Sunday, January 13, 2013

Book Review 'King of the Wind' Newbery Award

Newbery Award Winner 1949
It is always interesting how classic books remain pertinent decades after they are written.

This is a historical novel carefully researched by Marguerite Henry. Most of the story in general is verified, some details are under contention. But the author created two stories, one of the horse, and one of the boy. She embellished with cultural and historical details that surprisingly speak to our times more profoundly than when it was written. The boy's religion and status in society ring alarm bells in a modern discussion, even when Henry lays out these details delicately. The reading level can appeal from 4th up through 8th grade.

As an expert author, Henry relates the story without hitting the reader over the head with the great themes it holds. Loyalty, kindness, tenacity. Human and animal rights.

She delicately acquaints us with the little boy who cares for the mare, then the foal (baby horse.) The setting is revealed so expertly the reader is not shocked that we are in surroundings completely new and different than most Americans could imagine. Morocco, 1720's. We don't understand the boy's true circumstances for quite a while, by that time the author has so introduced him that we are forever his defender. She builds up suspense as he travels through to what will eventually be the fate for both him and the horse.

Lots of adventure and ups and downs for this horse and boy, similar to the earlier classic, Black Beauty. But as this involves a boy and a horse in historical context, we of the 21st century have many questions. Why doesn't someone take care of the boy? How would someone get away with treating a horse that way? Didn't the boy have any rights?Where were all the good people? What was the big deal about royalty?

There's Grimalkin to the right.Painting from the era.
Sham's big day. Painting from the era.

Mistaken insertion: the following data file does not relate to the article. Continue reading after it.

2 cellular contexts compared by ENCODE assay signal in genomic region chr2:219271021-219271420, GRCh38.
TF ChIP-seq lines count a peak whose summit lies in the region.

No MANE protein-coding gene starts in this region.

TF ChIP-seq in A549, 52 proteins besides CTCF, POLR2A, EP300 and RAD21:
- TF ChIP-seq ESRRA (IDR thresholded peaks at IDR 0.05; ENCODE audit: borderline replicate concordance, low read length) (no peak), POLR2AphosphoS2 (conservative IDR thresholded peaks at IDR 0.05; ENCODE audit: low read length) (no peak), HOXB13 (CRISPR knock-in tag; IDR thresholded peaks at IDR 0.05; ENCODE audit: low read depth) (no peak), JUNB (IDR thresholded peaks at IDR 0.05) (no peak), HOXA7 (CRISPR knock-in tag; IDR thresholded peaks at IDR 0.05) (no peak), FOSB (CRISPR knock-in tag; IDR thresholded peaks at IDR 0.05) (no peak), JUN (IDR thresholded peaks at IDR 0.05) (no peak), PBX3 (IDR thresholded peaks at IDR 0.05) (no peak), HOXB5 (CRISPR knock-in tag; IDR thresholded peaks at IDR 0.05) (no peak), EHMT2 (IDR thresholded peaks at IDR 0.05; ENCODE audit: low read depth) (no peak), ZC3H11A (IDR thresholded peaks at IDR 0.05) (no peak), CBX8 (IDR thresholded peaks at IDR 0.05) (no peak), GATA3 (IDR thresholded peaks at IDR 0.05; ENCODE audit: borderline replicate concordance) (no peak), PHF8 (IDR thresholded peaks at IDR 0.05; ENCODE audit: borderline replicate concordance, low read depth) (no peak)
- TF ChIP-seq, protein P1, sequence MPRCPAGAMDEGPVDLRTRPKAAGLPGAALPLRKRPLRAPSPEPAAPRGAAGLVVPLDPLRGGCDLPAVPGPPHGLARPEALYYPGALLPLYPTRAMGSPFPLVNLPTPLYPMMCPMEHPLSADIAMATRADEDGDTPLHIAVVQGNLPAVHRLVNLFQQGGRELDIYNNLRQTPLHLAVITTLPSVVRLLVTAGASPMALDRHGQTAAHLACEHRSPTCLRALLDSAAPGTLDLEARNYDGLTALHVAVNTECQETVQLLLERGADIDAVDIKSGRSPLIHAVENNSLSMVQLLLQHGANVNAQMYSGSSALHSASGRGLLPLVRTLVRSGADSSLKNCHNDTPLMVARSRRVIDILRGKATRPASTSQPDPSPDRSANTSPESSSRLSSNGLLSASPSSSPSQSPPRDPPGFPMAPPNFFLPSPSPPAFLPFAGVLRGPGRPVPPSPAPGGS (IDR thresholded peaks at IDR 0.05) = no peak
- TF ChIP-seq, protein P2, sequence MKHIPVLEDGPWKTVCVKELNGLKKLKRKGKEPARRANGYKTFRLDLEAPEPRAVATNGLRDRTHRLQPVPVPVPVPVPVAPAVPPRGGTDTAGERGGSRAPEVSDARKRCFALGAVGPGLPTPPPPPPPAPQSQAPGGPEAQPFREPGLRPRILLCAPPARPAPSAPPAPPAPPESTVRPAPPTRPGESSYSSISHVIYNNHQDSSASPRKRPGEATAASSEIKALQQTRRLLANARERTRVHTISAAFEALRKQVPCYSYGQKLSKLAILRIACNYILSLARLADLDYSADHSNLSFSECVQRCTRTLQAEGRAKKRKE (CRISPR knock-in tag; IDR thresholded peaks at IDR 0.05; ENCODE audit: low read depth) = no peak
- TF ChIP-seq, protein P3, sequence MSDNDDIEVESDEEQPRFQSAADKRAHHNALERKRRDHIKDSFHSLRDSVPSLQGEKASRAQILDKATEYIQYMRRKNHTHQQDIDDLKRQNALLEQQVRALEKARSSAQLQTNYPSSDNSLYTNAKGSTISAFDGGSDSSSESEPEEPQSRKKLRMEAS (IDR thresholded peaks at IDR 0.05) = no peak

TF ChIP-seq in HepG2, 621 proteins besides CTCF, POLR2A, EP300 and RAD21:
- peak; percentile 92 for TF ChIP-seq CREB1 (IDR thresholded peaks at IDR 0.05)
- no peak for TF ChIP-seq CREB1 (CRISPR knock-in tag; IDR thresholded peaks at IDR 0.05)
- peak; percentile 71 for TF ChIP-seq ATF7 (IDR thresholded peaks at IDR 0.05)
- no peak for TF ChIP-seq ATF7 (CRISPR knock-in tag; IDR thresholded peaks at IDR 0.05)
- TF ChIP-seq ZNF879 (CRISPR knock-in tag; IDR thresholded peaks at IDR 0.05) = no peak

The clear prose of Henry's story allows the reader to wonder about the progression of the plot, and the qualities of the characters, even the animals. Maybe especially the animals. I favor Grimalkin. This is an animal story with a happy ending, which is somewhat unusual.

Lovely pen and ink illustrations.
The illustrator is the master, Wesley Dennis.  He also illustrated other outstanding books by Marguerite Henry.

If your young reader likes horse stories, here are a few other recommendations:

1. Many titles by Marguerite Henry, including Misty of Chincoteague, which won a Newbery Honor. I truly enjoyed  Brighty of the Grand Canyon, also.
My gift copy.

 2. Black Beauty by Anna Sewell. The grand classic, narrated by the horse.
Books are a wonderful gift.

3. National Velvet by Enid Bagnold. The movie made in 1944 starred a young Elizabeth Taylor, and is one of the few films I feel lived up to the wonder and depth of the book. A young girl chose to jockey her horse in the famous, dangerous race, the Grand National.
Liz Taylor as Velvet with the Pie.
4. The Black Stallion books by Walter Farley. Alec and the stallion have many adventures and victories.
You can read for quite awhile with this set!


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